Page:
Some bridges cross the river. Most of the ornate bridges were built in the early 19th century. They seem correspondingly traditional today. The most striking bridge over the Singapore River, however, is the modern Helix Bridge. The bold building is interpreted as a representation of the DNA structure. After dark there is a daily laser show with background music.
Singapore is a rich state. This is proven not least by the art installations set up along the Singapore River. Works by top-class artists such as Fernando Botero or Salvador Dali were displayed along the River Walk. But also impressive works by less well-known artists adorn the urban landscape.
The colonial district
The British colonial rulers shaped Singapore between 1819 and 1959. Singapore's colonial district has many historical buildings that were built during this time. Significant and noteworthy buildings are the National Museum of Singapore, the National Gallery and the Old Supreme Court Building. Next door, the New Supreme Court is presented in a modern and future-oriented design.
Other historical attractions include the Victoria Theater, City Hall, Parliament House and St. Andrew's Cathedral. On the banks of the Singapore River stands the tall statue of the city's founder, Sir Thomas Stamford Raffles. The Raffles Hotel, named after the city's founder, is undoubtedly one of the district's institutions.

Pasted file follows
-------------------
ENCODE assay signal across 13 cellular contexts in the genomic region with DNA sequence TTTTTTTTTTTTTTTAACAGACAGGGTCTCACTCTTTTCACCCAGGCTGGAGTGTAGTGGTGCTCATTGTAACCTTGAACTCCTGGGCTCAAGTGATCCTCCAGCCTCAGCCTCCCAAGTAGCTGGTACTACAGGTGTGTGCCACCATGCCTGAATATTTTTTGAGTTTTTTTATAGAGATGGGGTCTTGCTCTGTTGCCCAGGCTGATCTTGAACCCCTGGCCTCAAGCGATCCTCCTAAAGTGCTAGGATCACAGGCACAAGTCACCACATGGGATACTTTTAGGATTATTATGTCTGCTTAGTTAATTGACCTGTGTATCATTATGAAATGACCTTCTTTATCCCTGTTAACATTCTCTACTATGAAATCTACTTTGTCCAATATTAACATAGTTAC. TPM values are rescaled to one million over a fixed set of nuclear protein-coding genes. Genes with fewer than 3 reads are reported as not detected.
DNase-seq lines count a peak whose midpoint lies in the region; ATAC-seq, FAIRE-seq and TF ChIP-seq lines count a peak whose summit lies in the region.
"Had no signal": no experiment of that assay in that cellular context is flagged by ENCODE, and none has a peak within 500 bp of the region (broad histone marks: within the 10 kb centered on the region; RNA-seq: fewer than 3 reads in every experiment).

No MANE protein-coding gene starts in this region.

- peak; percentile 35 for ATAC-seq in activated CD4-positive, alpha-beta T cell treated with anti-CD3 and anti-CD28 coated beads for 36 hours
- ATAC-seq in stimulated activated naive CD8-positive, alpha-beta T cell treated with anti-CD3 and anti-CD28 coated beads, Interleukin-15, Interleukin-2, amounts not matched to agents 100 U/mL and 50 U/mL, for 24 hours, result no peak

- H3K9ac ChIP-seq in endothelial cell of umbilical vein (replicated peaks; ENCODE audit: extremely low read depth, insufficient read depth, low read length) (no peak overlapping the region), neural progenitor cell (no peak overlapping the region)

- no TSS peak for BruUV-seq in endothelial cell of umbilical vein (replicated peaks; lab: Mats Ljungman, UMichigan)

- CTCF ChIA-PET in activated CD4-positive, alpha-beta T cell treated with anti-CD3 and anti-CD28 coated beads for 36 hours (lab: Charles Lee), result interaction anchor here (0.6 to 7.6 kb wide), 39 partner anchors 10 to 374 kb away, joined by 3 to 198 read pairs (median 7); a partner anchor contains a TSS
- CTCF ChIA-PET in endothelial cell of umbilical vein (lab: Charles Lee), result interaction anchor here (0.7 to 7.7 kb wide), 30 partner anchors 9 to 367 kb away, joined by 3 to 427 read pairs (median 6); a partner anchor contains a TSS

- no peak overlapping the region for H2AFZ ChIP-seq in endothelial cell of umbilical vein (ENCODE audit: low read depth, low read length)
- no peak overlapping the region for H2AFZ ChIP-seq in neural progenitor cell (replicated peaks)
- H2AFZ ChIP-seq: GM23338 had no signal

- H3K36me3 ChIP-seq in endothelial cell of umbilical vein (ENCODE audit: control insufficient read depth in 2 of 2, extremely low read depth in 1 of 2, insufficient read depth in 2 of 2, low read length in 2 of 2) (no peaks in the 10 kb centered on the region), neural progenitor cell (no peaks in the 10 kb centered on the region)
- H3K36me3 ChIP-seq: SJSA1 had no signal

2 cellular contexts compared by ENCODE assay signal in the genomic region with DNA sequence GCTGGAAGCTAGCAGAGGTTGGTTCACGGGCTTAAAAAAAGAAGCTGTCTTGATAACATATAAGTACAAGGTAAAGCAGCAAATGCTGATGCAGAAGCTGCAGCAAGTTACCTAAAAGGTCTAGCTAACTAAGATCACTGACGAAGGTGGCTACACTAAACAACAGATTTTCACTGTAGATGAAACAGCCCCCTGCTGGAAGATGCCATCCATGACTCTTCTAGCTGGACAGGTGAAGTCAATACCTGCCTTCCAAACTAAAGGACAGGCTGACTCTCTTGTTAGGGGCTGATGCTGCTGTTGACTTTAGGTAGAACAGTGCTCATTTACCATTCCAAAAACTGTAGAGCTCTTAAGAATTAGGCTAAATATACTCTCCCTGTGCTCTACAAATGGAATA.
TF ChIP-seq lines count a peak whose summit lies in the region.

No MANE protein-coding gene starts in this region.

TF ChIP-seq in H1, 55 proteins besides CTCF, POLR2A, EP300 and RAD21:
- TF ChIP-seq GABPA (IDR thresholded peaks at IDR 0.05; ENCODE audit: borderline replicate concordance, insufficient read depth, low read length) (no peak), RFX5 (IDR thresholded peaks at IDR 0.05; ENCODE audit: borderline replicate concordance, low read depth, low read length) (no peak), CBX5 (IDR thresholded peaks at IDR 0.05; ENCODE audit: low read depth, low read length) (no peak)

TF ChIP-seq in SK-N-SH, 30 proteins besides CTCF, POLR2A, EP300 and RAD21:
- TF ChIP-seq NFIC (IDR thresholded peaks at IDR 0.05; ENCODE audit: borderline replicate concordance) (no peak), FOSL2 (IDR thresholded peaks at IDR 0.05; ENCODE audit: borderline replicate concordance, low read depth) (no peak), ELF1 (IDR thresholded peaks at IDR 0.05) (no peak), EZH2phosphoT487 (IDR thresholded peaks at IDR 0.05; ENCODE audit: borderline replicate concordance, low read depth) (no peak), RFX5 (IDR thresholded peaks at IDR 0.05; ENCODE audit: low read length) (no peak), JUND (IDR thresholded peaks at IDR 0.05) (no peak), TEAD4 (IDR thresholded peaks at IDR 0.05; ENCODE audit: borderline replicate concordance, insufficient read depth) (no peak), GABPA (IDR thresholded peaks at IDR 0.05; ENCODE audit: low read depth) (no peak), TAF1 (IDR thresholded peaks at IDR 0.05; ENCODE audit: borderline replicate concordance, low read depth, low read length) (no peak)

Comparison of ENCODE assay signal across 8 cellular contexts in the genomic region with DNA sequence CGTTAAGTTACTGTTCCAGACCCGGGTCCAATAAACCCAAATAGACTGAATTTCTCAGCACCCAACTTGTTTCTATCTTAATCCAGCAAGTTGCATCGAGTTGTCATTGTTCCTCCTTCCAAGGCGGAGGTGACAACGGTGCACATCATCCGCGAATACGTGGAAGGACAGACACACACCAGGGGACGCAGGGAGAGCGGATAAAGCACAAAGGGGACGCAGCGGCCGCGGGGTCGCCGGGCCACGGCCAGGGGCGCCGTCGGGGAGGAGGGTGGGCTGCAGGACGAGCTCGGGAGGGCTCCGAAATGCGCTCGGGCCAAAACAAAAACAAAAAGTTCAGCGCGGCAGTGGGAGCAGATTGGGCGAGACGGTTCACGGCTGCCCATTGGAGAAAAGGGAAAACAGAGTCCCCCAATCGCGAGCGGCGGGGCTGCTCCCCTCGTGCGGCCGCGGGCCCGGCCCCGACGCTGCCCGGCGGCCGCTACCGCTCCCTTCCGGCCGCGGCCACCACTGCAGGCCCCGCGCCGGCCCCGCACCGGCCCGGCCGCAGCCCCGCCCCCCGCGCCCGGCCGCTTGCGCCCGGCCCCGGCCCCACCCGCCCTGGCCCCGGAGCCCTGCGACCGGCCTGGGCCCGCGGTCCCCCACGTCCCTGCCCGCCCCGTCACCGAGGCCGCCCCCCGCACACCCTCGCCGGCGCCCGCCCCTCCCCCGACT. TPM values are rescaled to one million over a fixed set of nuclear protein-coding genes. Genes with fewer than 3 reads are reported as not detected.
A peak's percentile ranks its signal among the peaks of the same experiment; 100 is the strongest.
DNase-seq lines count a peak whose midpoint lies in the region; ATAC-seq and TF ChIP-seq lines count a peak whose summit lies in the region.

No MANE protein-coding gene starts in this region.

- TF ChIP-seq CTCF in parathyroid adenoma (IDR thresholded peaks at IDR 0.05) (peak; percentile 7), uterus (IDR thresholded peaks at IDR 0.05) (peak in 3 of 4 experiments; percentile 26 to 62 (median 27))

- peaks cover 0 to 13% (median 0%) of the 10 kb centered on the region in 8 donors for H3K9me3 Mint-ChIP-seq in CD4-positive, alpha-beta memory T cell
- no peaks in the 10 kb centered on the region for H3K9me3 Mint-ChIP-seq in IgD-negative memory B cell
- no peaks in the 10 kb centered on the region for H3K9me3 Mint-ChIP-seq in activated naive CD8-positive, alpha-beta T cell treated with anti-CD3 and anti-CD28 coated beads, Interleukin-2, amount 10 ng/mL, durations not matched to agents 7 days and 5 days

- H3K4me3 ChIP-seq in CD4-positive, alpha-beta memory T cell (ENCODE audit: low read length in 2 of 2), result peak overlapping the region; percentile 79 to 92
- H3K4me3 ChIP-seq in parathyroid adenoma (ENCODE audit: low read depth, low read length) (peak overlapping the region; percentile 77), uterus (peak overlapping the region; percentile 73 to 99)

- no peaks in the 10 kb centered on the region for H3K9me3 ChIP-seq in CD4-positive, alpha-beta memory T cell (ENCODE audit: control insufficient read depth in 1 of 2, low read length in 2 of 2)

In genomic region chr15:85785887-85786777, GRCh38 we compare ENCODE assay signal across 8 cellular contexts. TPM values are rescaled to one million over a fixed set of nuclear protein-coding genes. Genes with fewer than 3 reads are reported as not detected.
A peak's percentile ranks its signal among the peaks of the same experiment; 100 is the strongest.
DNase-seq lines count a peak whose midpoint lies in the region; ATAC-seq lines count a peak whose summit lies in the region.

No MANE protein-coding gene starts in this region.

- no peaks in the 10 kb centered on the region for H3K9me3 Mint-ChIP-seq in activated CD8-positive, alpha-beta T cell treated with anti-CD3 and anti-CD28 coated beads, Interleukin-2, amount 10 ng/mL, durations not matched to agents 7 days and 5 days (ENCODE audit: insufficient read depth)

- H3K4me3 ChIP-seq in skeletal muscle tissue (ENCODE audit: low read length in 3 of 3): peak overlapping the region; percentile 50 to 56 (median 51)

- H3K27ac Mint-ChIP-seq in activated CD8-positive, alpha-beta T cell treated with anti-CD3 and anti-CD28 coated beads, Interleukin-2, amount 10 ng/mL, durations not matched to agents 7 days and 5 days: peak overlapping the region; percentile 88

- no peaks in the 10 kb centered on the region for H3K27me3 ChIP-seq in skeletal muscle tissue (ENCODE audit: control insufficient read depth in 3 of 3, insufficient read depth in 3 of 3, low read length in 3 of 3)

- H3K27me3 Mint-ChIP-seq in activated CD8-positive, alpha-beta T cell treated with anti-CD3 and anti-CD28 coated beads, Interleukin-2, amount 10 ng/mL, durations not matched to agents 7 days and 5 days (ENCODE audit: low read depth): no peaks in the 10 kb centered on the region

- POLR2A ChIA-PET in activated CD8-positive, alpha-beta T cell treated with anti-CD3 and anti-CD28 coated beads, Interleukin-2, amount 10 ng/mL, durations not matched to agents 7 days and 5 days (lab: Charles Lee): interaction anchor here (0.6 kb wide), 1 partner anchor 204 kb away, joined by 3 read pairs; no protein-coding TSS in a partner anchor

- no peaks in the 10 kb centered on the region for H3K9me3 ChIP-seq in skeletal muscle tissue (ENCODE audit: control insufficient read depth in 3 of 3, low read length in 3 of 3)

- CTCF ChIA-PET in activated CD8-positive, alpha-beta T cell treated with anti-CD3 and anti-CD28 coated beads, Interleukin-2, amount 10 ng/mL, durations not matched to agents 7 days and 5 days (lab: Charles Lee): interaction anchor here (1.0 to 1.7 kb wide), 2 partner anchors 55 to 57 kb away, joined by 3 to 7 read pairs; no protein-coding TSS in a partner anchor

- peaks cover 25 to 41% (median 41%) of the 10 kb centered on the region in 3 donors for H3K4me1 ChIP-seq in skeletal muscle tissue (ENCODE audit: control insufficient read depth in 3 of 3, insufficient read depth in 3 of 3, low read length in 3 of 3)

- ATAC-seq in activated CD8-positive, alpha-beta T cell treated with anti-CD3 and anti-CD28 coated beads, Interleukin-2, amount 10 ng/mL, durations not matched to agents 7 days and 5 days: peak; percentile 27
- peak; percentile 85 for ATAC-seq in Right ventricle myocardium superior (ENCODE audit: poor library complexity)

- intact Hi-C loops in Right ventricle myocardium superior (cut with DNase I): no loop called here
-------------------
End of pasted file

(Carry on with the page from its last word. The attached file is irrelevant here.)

Singapore's colonial district
The Fullerton Hotel with the Merlion
The Fullerton Hotel
Opposite the colonial district, on the other side of the Singapore River, is the luxury hotel The Fullerton. This imposing building is also a historic landmark, and it wasn't always a hotel. From 1928 onwards it was used as Singapore's main post office. It was only after 1997 that it was converted into the Fullerton Hotel.
Well over 70 percent of Singapore's population are of Chinese descent. The foundation stone for the settlement area of the Chinese immigrants was laid in 1828. At that time it still seemed sensible to separate the ethnic groups according to their origin. This is how the districts of Chinatown and Little India came into being.
Chinatown is one of Singapore's main attractions for tourists. The exotic design of the quarter, the lively life, the Chinese cuisine, diverse shopping opportunities and attractive temples make Chinatown a destination well worth seeing.
Pagoda Street in Chinatown